Based on the above discussions following hypothesis are taken: 

H1: Talent retention has a positive assertion with employee performance of service SMEs. 

H2: Talent attraction has a positive assertion with employee performance of service SMEs.

H3: Learning and development have a positive assertion with employee performance of service SMEs.

H4: Career management has a positive assertion with employee performance of service SMEs.

2.5 Conceptual Framework

Based on the above hypothesis, the following conceptual framework has been designed. It illustrates how the independent variable, i.e. talent management, talent attraction, learning and development and career management, can affect the dependent variable, which is employee performance. Sub-factors of both these independent and dependent variables are also shown in this diagram. 


Fig: Conceptual Framework (Mangusho, Murei and Nelima, 2015)
3. Methodology
3.1 Research Philosophy

The philosophy of the research mainly establishes the researchers’ viewpoints about the study. Various types of research philosophies are adopted by the researchers based on their requirements. There are mainly four popular types of research philosophies, and in this study, the researcher has chosen the positivism philosophy. Positivism philosophy is also the most popular among the research philosophies. Because; this philosophy helps the researchers with external and objective focused output. This philosophy also provides the idea that only the observed fact and data can provide the true output. Another reason behind the popularity of this philosophy is that it can categorise social activity or another phenomenon very easily. 

This study has adopted positivism philosophy because it provides evidence and objective meaning to the study. Since this study aims to find out the true impact of talent management on employee performance, objective meaning and evidence are required to investigate the issue. 

3.2 Research Approach

Research approaches refer to the mechanism of testing the process of building new theories or previous theories in the study. Two popular research approaches are the deductive approach and the inductive approach. The inductive approach helps the researcher to create new theories. For example, the researcher already knows the true impact of the independent variable on the dependent variable; but the researcher tries to determine the reasons behind those impacts. In this research, the researcher has taken the deductive approach. Because; in this deductive approach, the researcher tries to evaluate the theories established by previous empirical studies. Here, the researcher tries to test hypotheses of talent management affecting employee performance, and these hypotheses are taken based on empirical studies.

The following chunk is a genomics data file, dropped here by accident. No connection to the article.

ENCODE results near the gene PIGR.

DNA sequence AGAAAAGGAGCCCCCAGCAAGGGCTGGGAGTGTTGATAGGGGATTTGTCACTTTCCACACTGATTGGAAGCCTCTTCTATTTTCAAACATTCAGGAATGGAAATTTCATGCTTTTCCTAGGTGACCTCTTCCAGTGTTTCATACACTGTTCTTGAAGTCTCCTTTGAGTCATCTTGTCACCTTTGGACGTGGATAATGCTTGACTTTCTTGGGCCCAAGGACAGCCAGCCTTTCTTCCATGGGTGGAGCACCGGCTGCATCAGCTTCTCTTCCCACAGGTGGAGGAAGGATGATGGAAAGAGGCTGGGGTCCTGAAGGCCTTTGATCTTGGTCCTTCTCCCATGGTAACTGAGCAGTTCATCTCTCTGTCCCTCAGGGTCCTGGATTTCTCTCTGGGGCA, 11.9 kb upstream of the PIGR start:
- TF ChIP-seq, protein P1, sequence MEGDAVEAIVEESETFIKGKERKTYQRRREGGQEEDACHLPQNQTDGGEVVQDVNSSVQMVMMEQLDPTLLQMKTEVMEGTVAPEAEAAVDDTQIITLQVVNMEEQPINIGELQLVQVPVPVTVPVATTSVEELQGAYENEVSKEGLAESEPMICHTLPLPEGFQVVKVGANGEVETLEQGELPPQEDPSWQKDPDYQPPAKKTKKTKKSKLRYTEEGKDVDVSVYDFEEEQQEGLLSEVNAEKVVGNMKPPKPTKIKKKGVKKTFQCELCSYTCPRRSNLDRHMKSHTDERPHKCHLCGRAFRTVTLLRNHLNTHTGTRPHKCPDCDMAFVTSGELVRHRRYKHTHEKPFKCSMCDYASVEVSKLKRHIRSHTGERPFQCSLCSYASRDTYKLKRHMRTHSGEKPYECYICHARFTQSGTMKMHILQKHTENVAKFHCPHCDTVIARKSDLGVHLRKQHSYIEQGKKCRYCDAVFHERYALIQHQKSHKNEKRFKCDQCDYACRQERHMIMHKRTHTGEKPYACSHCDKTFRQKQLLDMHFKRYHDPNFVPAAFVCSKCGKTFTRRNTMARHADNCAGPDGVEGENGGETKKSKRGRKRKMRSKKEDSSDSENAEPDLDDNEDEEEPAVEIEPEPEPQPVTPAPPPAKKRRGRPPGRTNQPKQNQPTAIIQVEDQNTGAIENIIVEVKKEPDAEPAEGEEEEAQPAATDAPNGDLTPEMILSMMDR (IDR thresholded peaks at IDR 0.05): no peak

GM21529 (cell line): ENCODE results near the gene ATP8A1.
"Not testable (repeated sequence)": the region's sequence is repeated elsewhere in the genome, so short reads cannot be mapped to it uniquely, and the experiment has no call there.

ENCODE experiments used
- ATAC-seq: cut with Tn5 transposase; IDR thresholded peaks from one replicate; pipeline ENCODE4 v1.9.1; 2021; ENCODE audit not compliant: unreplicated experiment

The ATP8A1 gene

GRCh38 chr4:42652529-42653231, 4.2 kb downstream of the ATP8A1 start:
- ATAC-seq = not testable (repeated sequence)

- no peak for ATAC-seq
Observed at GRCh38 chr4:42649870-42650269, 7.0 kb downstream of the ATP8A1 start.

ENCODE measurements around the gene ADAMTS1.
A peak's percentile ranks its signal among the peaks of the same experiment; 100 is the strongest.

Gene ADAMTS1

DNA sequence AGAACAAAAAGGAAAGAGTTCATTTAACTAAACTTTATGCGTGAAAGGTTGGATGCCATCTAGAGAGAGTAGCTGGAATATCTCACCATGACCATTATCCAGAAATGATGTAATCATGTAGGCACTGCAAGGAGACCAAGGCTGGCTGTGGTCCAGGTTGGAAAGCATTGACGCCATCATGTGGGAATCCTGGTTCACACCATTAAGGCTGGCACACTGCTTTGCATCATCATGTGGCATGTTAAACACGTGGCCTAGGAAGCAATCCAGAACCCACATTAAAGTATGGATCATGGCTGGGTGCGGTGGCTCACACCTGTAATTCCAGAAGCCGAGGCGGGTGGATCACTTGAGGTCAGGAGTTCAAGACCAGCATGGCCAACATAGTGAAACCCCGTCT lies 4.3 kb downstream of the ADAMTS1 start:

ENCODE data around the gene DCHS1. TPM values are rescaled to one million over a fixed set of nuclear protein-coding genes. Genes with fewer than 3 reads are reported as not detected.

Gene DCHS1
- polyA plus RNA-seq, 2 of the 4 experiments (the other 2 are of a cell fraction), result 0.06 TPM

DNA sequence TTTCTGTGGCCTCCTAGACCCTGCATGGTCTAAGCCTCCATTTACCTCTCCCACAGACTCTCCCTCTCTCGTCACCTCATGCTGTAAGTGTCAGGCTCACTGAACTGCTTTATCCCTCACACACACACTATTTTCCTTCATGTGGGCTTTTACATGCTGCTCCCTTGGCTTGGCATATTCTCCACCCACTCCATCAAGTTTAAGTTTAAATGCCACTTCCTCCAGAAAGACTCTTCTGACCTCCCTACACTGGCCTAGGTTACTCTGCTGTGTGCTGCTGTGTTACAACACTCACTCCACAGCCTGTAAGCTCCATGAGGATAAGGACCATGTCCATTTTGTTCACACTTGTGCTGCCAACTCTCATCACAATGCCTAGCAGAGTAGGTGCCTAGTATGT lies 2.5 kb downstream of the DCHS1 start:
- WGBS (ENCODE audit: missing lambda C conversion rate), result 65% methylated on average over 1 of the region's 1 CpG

3.3 Research Method

Two popular categories of research methods are the qualitative method and quantitative method. Researchers use this method based on their requirements. The quantitative method provides reliability to the study, whereas the qualitative method provides validity. For this reason, the researcher has chosen both the quantitative and qualitative method for this study. 

The qualitative method provides more validity to this study because it will help the researchers evaluate the subjective outcomes of the impact of talent management on employee performance. And subjective outcomes are considered more valid than objective outcomes. 

On the other hand, the quantitative method will provide more reliability to this study because this method will help the researcher gather more data from the sample since collecting the quantitative data is easier. And quantitative data also provides an objective output that can be generated by universal mathematical or statistical analysis. So, because of the bigger sample size and universal analysis system of quantitative data. 

3.4 Research Strategies 

 The planning of data collection procedures is known as a research strategy. There are many research strategies, e.g. ethnography, grounded theory, survey, archival research, case study, experimental and quasi-experimental. Among all these experimental strategies is considered to be the most accurate. It has one control group and one experimental group. Here, the experimental group is exposed to all kinds of interventions or treatments, whereas the control group is not exposed. But conducting an experimental strategy is very costly and time-consuming. 

So, in this study, the researcher has chosen the survey strategy. Because; with survey strategy, the researcher can collect both quantitative and qualitative data from the employee and management of the service SMEs very efficiently and quickly. So, a survey strategy can be a very effective tool for this strategy, and it’s also very accurate. 

3.5 Sampling Method 

The researcher will choose the random sampling method for the quantitative data collection to reduce the biases. Data from the 10 different service SMEs will be collected for this study. And; the researcher plans to collect survey data of at least 100 employees from those SMEs about their experience of talent management and performance.